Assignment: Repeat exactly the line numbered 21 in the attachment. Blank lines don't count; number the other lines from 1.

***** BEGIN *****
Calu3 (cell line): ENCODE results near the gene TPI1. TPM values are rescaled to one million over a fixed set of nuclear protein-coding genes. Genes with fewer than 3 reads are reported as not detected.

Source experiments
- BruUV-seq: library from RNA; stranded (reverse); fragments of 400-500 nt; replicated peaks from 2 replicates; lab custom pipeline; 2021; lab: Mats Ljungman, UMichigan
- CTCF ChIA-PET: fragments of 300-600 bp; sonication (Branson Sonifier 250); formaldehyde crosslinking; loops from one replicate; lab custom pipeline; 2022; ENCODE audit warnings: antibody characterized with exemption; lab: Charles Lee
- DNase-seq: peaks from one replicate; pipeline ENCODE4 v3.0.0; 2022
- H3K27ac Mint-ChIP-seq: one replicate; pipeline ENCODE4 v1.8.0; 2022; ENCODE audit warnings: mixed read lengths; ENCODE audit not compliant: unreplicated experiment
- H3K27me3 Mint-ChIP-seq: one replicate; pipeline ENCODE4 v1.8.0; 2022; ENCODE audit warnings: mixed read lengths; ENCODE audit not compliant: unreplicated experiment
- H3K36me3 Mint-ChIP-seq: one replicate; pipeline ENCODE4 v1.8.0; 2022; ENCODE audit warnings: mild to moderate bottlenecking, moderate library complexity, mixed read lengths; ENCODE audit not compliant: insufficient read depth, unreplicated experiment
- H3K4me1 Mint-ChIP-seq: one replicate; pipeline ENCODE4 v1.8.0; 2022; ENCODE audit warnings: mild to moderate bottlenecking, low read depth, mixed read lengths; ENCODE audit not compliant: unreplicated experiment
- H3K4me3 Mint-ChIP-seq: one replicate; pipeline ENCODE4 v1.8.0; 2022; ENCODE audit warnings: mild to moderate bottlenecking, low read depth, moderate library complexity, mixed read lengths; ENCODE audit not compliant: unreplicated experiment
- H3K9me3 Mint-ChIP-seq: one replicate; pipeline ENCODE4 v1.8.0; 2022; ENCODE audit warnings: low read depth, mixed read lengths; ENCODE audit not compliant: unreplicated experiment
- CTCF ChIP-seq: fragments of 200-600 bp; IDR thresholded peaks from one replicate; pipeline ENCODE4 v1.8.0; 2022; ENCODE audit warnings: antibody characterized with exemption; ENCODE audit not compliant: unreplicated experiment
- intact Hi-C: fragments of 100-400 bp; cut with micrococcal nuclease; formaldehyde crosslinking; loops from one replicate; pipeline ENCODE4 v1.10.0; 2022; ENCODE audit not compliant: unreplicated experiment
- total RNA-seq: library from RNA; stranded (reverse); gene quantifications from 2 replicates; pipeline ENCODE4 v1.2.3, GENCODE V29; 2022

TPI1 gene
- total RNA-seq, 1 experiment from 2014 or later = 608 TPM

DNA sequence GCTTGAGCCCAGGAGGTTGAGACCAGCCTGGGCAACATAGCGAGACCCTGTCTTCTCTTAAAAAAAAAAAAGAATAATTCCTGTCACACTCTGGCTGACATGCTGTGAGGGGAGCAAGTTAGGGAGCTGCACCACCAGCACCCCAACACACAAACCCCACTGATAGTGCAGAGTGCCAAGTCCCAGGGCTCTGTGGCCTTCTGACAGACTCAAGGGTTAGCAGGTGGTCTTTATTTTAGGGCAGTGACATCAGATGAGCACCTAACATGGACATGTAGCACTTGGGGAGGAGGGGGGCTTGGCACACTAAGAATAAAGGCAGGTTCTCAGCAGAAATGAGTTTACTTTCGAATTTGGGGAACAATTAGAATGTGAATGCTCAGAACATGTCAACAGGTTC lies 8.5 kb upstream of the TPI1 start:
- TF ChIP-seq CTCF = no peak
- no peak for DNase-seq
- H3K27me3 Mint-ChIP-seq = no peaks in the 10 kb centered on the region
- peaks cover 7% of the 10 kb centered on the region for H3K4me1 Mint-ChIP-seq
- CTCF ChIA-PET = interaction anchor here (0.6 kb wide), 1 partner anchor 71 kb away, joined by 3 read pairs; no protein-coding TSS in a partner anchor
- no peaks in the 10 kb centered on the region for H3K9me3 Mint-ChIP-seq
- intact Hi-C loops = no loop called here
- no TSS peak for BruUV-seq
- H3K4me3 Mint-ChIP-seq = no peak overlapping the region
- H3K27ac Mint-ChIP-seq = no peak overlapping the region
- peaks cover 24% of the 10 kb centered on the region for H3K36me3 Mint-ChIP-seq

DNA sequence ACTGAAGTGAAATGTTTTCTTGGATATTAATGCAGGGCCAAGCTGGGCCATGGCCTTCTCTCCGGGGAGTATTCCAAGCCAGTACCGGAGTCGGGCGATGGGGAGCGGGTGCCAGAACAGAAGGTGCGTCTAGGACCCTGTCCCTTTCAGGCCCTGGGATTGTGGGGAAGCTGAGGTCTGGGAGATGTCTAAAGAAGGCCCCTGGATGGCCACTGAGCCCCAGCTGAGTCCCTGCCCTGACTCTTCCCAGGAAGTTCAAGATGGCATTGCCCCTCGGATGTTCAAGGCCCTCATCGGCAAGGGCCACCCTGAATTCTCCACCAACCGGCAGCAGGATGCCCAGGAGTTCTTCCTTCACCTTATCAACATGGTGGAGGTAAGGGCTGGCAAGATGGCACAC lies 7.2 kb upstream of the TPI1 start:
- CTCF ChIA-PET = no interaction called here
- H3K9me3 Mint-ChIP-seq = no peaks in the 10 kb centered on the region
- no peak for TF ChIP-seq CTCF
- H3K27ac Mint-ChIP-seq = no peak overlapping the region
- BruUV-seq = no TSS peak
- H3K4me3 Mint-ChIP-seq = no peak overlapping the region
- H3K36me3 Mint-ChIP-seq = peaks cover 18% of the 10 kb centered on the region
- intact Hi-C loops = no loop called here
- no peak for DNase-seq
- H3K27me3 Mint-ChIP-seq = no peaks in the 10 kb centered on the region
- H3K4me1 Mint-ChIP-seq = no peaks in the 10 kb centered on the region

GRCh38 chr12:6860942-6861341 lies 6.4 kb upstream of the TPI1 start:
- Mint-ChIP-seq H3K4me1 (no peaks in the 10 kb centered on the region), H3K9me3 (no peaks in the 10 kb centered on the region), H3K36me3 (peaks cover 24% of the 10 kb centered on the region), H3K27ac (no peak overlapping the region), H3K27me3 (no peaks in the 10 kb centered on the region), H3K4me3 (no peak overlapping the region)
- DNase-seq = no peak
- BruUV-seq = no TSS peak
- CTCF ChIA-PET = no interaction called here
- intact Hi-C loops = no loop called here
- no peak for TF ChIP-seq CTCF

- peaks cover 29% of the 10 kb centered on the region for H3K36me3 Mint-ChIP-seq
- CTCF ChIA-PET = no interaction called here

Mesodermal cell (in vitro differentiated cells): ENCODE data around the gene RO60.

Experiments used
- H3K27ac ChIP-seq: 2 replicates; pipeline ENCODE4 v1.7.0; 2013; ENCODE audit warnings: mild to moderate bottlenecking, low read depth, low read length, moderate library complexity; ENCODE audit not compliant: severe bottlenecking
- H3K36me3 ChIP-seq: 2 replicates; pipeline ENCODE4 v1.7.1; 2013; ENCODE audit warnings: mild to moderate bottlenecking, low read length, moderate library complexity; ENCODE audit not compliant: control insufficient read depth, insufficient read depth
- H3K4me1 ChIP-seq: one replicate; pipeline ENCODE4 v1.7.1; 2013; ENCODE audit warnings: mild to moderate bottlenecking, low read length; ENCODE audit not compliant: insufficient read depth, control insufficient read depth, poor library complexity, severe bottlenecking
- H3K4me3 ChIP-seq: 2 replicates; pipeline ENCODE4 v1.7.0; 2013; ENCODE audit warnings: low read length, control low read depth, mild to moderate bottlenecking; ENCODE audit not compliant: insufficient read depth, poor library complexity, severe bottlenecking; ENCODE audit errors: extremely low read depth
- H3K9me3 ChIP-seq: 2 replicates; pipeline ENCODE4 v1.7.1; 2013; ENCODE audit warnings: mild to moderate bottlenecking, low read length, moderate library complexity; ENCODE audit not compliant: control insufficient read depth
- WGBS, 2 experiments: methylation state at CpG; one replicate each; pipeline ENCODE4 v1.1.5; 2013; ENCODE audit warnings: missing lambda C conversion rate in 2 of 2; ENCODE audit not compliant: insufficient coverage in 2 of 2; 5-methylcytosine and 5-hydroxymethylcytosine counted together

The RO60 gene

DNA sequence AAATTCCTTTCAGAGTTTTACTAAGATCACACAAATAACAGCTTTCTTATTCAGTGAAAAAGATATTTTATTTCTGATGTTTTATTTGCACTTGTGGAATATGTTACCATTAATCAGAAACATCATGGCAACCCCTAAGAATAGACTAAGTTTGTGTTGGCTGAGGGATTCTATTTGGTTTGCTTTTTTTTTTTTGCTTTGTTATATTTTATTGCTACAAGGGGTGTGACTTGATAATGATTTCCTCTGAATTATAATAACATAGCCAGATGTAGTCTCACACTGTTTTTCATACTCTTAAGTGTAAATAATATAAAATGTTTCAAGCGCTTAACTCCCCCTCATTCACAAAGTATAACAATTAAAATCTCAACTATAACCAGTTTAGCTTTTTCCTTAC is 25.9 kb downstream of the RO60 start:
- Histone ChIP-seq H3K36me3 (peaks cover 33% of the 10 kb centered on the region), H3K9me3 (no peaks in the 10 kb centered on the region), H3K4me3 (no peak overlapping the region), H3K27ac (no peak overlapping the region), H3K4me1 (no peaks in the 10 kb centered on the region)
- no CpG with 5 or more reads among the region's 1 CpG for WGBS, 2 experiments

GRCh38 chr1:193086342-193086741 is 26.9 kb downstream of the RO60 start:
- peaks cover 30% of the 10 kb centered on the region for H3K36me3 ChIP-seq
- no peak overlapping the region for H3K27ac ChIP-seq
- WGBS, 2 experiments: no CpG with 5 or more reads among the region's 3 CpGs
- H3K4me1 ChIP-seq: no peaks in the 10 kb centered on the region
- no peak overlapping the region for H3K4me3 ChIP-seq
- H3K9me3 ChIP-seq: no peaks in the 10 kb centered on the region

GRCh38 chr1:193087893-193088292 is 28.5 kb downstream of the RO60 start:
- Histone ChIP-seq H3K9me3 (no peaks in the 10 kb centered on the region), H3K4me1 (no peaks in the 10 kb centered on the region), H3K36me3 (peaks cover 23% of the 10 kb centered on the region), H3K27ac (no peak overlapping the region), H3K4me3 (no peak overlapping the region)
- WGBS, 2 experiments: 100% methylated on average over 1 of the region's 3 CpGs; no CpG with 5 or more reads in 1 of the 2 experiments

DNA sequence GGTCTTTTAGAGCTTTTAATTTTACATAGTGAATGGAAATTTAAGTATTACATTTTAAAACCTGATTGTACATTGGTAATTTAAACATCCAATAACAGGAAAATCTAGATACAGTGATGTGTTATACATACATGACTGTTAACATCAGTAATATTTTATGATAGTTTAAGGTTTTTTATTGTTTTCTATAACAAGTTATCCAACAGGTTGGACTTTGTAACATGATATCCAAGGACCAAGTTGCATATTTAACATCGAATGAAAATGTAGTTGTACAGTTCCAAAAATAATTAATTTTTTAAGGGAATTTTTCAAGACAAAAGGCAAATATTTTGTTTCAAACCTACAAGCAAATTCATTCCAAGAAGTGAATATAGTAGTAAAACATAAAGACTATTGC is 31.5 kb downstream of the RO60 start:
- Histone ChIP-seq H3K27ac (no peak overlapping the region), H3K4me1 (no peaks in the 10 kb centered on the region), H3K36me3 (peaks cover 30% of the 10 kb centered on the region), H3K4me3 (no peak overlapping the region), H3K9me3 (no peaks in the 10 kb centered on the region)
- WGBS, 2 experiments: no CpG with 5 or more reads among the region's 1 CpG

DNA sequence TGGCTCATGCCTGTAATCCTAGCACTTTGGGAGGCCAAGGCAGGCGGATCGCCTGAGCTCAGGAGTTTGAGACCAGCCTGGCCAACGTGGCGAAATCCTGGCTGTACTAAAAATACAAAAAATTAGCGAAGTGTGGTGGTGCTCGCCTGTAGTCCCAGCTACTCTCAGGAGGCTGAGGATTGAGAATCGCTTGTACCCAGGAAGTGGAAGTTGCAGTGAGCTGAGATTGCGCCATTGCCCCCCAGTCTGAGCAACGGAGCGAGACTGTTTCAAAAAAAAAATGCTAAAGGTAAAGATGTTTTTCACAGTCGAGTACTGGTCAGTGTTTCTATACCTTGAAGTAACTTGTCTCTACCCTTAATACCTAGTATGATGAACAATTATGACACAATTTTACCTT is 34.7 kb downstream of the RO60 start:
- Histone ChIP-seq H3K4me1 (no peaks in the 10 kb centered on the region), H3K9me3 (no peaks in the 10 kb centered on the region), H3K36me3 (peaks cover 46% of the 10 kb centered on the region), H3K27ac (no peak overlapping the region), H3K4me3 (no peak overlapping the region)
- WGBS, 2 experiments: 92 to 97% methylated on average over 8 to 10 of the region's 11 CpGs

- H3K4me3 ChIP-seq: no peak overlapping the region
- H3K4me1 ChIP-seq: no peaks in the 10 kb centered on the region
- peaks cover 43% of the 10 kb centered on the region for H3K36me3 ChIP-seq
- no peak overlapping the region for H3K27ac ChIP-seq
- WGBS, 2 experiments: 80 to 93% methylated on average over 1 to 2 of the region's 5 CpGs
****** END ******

- peaks cover 7% of the 10 kb centered on the region for H3K4me1 Mint-ChIP-seq